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Tetratricopeptide repeat protein-associated proteins contribute to the virulence of Porphyromonas gingivalis.

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Title: Tetratricopeptide repeat protein-associated proteins contribute to the virulence of Porphyromonas gingivalis.
Authors: Kondo, Yoshio / Ohara, Naoya / Sato, Keiko / Yoshimura, Mamiko / Yukitake, Hideharu / Naito, Mariko / Fujiwara, Taku / Nakayama, Koji
Issue Date: Jun-2010
Publisher: American Society for Microbiology
Citation: Infection and immunity, 78(6), pp.2846-2856; 2010
Abstract: Porphyromonas gingivalis is one of the most etiologically important microorganisms in periodontal disease. We found in a previous study that PG1385 (TprA) protein, a tetratricopeptide repeat (TPR) protein, was upregulated in P. gingivalis wild-type cells placed in a mouse subcutaneous chamber and that a tprA mutant was clearly less virulent in the mouse subcutaneous abscess model (M. Yoshimura et al., Oral Microbiol. Immunol. 23:413-418, 2008). In the present study, we investigated the gene expression profile of tprA mutant cells placed in a mouse subcutaneous chamber and found that 9 genes, including PG2102 (tapA), PG2101 (tapB), and PG2100 (tapC) genes, were downregulated in the tprA mutant compared with those in the wild type. Expression of a cluster of tapA, tapB, and tapC genes of the mutant was also downregulated in an in vitro culture with enriched brain heart infusion medium. The TprA protein has three TPR motifs known as a protein-protein interaction module. Yeast two-hybrid system analysis and in vitro protein binding assays with immunoprecipitation and surface plasmon resonance detection revealed that the TprA protein could bind to TapA and TapB proteins. TprA and TapB proteins were located in the periplasmic space, whereas TapA, which appeared to be one of the C-terminal domain family proteins, was located at the outer membrane. We constructed tapA, tapB, and tapC single mutants and a tapA-tapB-tapC deletion mutant. In the mouse subcutaneous infection experiment, all of the mutants were less virulent than the wild type. These results suggest that TprA, TapA, TapB, and TapC are cooperatively involved in P. gingivalis virulence.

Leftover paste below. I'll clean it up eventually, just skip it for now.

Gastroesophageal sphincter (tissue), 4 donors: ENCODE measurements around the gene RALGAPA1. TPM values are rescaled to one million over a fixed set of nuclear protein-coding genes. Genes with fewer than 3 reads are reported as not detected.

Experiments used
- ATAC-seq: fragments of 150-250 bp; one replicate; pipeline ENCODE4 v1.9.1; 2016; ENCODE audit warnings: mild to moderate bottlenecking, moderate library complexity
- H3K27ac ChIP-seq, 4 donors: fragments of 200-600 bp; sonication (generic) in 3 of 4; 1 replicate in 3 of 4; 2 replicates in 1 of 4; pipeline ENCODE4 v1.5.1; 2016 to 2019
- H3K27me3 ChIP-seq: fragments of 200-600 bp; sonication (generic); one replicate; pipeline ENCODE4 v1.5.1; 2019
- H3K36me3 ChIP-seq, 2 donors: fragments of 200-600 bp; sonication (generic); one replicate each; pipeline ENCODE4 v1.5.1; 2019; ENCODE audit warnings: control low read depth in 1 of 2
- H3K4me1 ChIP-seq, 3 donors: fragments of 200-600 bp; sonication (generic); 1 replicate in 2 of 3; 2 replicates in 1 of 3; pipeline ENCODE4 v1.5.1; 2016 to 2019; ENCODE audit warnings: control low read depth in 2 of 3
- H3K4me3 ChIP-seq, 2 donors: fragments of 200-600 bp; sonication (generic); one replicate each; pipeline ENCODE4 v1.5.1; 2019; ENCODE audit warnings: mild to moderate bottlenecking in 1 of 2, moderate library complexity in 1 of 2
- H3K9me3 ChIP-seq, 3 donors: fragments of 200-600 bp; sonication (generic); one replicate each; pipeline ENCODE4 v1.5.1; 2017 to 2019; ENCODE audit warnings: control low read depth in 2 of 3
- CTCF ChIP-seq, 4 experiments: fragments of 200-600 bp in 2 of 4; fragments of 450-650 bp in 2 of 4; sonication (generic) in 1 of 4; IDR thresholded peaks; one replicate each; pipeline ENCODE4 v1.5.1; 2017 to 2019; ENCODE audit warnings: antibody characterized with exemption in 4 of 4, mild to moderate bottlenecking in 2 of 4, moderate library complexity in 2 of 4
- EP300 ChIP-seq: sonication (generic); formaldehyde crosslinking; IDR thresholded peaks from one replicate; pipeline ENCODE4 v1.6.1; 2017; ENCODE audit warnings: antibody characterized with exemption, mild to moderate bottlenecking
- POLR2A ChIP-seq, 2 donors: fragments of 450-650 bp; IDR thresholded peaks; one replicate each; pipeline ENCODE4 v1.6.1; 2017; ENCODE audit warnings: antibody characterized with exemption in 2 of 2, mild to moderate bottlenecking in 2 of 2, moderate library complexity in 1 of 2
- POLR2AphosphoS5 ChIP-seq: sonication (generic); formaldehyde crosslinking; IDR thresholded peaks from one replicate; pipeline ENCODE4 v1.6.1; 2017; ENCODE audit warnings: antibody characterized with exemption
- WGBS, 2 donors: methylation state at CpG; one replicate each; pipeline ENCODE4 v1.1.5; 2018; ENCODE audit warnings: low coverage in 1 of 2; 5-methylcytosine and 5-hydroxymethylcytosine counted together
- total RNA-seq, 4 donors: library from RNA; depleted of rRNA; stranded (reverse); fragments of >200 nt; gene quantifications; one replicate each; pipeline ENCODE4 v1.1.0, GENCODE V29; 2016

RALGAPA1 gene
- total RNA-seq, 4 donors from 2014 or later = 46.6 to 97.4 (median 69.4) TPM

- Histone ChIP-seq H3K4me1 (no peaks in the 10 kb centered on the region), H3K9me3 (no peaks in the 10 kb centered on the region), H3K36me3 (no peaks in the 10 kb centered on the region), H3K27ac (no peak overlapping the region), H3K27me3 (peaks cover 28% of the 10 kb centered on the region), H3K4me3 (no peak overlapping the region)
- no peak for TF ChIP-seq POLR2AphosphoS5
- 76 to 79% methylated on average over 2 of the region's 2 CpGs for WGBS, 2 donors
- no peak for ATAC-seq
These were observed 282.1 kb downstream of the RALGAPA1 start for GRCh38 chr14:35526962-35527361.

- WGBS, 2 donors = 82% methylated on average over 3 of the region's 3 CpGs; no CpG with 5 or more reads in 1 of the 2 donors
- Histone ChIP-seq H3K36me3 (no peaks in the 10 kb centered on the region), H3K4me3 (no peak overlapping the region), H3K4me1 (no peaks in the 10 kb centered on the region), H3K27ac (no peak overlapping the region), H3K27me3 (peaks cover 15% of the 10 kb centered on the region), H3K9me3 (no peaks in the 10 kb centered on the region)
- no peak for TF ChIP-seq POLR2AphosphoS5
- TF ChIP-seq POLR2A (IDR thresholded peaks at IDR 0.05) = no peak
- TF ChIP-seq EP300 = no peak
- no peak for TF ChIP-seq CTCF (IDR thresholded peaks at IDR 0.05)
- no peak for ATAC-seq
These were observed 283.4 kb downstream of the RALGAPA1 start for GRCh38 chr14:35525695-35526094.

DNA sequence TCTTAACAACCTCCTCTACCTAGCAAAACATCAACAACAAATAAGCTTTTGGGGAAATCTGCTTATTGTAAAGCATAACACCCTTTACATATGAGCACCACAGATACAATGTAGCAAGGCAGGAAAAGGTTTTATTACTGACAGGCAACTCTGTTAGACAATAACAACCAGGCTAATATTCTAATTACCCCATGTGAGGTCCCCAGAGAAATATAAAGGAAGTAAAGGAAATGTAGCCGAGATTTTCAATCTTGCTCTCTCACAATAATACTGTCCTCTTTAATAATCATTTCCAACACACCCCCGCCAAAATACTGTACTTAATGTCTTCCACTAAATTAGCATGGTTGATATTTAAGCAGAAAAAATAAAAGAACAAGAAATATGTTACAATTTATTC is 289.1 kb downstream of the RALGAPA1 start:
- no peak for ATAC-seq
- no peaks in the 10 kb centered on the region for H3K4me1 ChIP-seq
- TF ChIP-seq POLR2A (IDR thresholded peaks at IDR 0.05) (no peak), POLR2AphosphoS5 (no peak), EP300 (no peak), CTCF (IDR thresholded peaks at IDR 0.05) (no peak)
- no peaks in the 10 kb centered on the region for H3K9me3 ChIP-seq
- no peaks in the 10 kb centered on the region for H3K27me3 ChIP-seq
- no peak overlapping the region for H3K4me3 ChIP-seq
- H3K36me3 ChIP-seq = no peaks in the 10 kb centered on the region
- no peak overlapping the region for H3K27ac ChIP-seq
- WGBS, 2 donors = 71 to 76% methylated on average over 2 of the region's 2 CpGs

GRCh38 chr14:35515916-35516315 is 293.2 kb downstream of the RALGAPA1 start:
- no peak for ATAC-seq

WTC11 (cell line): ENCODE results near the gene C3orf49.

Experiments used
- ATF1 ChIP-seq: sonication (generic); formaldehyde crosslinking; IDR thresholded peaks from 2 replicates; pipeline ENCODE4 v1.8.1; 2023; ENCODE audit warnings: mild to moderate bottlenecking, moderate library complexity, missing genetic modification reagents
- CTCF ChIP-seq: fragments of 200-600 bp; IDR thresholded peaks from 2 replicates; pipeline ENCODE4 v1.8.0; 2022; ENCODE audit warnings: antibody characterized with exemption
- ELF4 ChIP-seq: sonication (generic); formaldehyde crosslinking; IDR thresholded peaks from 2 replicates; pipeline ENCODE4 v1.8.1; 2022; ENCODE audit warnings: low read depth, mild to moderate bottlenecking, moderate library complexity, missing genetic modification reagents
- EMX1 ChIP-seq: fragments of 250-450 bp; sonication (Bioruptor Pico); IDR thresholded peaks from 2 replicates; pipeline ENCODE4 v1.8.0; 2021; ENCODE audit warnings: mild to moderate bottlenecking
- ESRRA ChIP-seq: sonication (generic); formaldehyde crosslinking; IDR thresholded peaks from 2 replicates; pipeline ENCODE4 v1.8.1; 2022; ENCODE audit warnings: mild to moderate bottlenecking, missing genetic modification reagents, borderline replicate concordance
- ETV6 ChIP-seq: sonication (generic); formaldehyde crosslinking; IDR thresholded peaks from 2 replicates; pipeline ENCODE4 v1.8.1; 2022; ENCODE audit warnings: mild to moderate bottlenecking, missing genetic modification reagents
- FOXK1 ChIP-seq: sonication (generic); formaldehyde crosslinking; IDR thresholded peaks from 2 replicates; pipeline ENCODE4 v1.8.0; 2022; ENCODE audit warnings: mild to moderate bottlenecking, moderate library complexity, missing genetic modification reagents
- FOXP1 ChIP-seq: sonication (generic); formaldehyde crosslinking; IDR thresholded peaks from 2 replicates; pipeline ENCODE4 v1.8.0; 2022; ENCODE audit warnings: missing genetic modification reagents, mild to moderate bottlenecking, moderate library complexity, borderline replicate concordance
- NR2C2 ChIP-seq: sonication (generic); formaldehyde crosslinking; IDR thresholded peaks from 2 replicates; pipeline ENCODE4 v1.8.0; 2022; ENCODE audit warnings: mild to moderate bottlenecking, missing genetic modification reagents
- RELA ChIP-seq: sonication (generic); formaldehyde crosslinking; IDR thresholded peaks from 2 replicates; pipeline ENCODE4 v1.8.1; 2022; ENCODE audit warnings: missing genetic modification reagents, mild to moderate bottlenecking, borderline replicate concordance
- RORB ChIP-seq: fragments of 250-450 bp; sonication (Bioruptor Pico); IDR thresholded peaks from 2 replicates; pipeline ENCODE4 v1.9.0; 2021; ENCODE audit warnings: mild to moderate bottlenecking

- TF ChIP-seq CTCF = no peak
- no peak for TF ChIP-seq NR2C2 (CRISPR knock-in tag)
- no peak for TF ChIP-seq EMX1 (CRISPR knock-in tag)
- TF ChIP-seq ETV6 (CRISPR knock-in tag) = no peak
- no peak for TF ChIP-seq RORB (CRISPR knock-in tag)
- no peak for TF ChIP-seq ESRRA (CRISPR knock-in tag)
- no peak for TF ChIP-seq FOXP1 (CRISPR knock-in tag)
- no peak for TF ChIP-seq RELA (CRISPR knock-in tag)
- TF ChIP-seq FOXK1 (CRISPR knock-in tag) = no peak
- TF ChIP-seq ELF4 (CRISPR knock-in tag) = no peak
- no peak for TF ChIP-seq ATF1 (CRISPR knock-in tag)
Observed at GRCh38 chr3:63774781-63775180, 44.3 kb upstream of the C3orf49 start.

URI: http://hdl.handle.net/10069/24545
ISSN: 00199567
DOI: 10.1128/IAI.01448-09
PubMed ID: 20351137
Rights: Copyright © 2010, American Society for Microbiology. All Rights Reserved.
Type: Journal Article
Text Version: author
Appears in Collections:Articles in academic journal

Citable URI : http://hdl.handle.net/10069/24545

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